Another common math word problem that the Algebra student should know how to solve are the “boat-in-the-river” word problems. These are actually just a variation of the dreaded uniform motion word problems which I’ve discussed in two previous articles. With the boat in the river problems, we assume that the boat has a uniform speed in still water and that the speed of the water (or the speed of the river current) is constant. The Algebra student will be presented with a math word problem in which he must solve for the speed of the boat (in still water, implied), or the speed of the river current, or the time spent going upstream or the time going downstream or some combination of these variables.

With these problems, Saxon uses the following variables:

B = speed of the boat in still water

W = the speed of the water (or the rate of the river current)

Td = time spent going downstream

Tu = time spent going upstream

Dd = distance gone downstream

Du = distance gone upstream

As with other uniform motion word problems, an important algebraic equation to remember is:

Distance = Rate * Time

With the boat-in-the-river math problem, we modify this slightly when we are going downstream to get:

Dd = (B + W) * Td

That is, the speed (or rate) of the boat going downstream is the speed of the boat in still water plus the speed of the water (or river current). That is because when one is going downstream, the river works with you.

When a boat is going upstream, the river works against you so we have to change our distance equation to reflect this by subtracting the speed of the water from the speed of the boat to get our rate:

Du = (B – W) * Tu

The best way to understand how to solve these is to work through a couple examples.

Sample Boat-in-the-River Word Problem #1:

Hannah and Fred can go 45 miles downstream in their boat in the same time it takes them to go 15 miles upstream. If the speed of the current was 3 mph, what was the speed of their boat in still water and how long did it take for them to go 45 miles downstream?

With these kinds of word problems I recommend to the Algebra student that you always start out by writing down the two essential distance equations, before anything else:

Dd = (B + W) * Td

Du = (B – W) * Tu

Secondly we need to write down the information we know from dissecting the text of the word problem.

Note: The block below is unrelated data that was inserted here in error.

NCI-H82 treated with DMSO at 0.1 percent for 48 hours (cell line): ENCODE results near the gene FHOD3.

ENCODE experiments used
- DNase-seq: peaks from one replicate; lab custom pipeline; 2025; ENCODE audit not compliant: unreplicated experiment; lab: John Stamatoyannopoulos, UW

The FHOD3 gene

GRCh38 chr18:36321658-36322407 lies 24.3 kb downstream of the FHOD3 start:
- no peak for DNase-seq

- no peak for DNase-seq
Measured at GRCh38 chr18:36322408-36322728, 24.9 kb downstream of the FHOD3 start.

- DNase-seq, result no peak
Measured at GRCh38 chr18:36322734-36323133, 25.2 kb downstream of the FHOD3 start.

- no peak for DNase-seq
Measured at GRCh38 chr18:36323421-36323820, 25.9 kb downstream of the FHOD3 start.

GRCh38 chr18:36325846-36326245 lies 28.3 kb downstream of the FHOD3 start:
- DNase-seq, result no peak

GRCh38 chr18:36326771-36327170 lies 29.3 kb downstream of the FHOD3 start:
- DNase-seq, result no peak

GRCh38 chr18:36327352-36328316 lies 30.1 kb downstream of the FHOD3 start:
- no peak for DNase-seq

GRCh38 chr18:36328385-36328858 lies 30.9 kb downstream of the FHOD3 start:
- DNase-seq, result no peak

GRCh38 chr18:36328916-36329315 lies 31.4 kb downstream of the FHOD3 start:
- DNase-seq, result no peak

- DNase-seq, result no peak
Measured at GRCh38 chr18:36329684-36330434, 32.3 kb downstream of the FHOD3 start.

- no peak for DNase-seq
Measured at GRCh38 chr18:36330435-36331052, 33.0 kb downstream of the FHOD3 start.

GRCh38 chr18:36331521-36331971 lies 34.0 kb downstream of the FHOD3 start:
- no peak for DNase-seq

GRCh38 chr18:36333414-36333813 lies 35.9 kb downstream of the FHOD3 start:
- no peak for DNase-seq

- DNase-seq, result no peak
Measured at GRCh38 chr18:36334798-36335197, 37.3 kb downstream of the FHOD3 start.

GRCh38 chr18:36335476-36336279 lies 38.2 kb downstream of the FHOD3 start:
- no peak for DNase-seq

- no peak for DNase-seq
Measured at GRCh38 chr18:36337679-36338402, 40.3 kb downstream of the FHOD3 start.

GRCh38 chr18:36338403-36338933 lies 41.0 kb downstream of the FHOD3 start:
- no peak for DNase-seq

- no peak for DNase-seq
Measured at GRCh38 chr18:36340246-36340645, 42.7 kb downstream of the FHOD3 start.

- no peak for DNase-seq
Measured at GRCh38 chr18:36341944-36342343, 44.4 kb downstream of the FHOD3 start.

Dd = 45

Td = Tu = T

(Since we know that the two times are the same, let’s just use T for our time variable)

Du = 15

W = 3

Now we can plug in our known values to get our system of two equations:

45 = (B + 3) * T

15 = (B – 3) * T

Simplify and rearrange the equations so that they are easier to solve:

B*T + 3T = 45

B*T – 3T = 15

We see that we can easily add the two equations to get a value for B*T:

2B*T = 60

B*T = 30

We can now substitute B*T into the first equation (or the second, either would work) to solve for T:

30 + 3T = 45

3T = 15

T = 5

Which then tells us that B = 6.

The speed of the boat is 6 mph and the time spent going downstream (which is the same as the time spent going upstream) was 5 hours.

Sample Boat-in-the-River Word Problem #2:

The boat Murphy’s Law could go 91 miles downstream in 7 hours, but required 12 hours to go 84 miles upstream. What were the speed of the current and the speed of the boat in still water?

Our essential equations:

Dd = (B + W) * Td

Du = (B – W) * Tu

Known values from the word problem:

Dd = 91

Td = 7

Tu = 12

Du = 84

Plug in the values to get our equations:

91 = (B + W) * 7

84 = (B – W) * 12

Simplify and rearrange the equations:

7B + 7W = 91

12B – 12W = 84

We now must modify these two equations so that we can add them together to eliminate the W variable. We can do this by multiplying the top equation by 12 and the bottom equation by 7:

84B + 84W = 1092

84B – 84W = 588

Adding the two equations gives us:

168B = 1680

B = 10

Plug in the B to the original first equation to solve for W:

7(10) + 7W = 91

7W = 21

W = 3

The speed of the boat was 10 mph and the speed of the current (water) was 3 mph.

**Source**

John H. Saxon, Jr. Algebra 2. An Incremental Development. Third Edition.